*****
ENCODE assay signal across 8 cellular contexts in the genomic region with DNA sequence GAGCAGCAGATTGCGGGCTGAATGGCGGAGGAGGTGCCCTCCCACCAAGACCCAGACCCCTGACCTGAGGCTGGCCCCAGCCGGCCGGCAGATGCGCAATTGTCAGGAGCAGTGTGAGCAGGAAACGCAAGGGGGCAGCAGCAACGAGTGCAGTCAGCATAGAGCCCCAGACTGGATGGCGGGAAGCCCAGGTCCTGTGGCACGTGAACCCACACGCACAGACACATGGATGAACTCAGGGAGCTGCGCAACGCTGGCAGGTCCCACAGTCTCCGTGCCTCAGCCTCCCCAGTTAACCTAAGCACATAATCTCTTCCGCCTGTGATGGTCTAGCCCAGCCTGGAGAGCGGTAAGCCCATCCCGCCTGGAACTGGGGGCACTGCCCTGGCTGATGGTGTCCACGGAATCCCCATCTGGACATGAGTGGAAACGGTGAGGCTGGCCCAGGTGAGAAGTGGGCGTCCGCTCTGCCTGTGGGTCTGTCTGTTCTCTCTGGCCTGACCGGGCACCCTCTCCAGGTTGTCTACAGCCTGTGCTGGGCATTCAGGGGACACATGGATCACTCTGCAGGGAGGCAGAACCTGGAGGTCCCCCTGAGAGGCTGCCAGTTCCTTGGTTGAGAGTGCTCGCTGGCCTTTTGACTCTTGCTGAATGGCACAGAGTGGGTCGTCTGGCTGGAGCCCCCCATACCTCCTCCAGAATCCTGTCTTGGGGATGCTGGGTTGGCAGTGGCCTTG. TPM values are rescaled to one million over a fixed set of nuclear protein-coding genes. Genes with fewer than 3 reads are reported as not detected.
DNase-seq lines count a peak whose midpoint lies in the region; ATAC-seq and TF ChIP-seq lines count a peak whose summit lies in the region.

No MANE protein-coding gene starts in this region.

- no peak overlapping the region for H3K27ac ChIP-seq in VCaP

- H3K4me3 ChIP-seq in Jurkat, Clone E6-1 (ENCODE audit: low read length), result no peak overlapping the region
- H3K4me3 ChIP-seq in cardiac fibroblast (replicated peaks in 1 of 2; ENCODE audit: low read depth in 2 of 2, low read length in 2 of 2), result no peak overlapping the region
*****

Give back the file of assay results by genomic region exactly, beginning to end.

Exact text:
ENCODE assay signal across 8 cellular contexts in the genomic region with DNA sequence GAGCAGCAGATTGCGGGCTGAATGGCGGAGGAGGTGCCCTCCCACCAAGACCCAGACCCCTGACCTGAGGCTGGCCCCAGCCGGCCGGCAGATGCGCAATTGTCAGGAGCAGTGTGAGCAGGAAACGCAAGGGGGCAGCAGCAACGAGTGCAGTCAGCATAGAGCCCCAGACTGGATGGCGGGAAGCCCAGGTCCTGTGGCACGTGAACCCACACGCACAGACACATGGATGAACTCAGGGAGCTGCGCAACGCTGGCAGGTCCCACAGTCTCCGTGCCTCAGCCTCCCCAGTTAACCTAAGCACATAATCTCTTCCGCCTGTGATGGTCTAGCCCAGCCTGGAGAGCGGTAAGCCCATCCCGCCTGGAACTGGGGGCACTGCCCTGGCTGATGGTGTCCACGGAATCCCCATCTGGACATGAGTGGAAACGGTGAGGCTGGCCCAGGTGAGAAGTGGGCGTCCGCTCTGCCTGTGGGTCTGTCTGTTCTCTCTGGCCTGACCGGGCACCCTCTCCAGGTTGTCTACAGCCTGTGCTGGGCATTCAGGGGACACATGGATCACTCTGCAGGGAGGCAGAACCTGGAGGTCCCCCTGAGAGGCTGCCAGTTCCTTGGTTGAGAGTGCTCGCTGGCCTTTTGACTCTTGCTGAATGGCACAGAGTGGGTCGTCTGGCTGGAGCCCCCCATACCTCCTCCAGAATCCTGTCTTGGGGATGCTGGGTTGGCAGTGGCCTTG. TPM values are rescaled to one million over a fixed set of nuclear protein-coding genes. Genes with fewer than 3 reads are reported as not detected.
DNase-seq lines count a peak whose midpoint lies in the region; ATAC-seq and TF ChIP-seq lines count a peak whose summit lies in the region.

No MANE protein-coding gene starts in this region.

- no peak overlapping the region for H3K27ac ChIP-seq in VCaP

- H3K4me3 ChIP-seq in Jurkat, Clone E6-1 (ENCODE audit: low read length), result no peak overlapping the region
- H3K4me3 ChIP-seq in cardiac fibroblast (replicated peaks in 1 of 2; ENCODE audit: low read depth in 2 of 2, low read length in 2 of 2), result no peak overlapping the region